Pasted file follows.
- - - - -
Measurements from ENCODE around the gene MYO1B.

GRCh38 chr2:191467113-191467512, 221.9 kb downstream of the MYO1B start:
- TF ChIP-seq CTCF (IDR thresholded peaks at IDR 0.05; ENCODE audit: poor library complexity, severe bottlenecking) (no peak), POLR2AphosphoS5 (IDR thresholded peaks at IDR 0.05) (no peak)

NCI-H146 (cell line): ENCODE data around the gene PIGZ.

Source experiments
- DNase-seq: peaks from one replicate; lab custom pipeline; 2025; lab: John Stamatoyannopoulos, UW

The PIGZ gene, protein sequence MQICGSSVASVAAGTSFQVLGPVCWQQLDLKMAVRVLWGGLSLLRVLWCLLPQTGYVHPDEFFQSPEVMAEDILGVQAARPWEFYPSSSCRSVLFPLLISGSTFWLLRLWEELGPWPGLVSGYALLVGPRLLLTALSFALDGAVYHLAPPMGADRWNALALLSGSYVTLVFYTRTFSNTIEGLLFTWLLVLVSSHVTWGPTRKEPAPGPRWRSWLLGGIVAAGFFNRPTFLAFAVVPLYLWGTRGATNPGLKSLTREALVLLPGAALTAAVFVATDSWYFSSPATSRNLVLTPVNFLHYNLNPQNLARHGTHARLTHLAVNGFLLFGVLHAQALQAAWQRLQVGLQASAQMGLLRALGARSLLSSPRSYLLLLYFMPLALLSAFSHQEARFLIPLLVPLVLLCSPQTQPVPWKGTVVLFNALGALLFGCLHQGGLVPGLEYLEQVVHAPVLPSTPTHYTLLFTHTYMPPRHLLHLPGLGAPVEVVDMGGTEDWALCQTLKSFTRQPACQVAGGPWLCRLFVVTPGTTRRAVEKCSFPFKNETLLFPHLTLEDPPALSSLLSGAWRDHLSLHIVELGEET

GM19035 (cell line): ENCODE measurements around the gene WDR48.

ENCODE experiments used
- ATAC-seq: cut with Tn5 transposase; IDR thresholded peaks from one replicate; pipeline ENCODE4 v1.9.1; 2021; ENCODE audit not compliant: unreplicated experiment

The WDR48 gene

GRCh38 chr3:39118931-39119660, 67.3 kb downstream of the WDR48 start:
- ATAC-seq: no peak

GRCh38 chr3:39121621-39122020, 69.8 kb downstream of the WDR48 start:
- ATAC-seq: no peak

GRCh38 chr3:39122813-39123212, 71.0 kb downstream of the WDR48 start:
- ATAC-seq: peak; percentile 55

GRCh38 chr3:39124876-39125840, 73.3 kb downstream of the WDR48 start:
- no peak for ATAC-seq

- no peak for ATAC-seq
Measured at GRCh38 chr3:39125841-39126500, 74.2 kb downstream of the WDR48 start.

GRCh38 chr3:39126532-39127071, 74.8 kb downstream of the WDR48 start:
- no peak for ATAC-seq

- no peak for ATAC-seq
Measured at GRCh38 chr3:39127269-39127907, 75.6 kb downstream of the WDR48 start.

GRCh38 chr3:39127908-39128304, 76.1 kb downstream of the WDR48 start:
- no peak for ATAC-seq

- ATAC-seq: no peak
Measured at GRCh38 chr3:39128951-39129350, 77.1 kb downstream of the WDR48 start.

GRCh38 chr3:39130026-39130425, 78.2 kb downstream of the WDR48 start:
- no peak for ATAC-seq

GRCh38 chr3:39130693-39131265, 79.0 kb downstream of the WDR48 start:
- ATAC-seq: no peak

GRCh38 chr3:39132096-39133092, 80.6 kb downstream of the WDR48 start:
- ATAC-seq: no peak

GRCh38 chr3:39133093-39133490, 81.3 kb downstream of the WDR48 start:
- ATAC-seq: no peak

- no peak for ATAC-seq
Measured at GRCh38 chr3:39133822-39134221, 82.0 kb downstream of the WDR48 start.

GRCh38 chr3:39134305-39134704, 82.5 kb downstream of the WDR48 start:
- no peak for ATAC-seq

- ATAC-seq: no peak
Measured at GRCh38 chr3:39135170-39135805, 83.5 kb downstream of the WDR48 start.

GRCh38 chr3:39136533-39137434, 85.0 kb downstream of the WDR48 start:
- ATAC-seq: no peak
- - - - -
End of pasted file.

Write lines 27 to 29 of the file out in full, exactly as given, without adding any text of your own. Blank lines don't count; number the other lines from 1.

- no peak for ATAC-seq

- ATAC-seq: no peak
Measured at GRCh38 chr3:39128951-39129350, 77.1 kb downstream of the WDR48 start.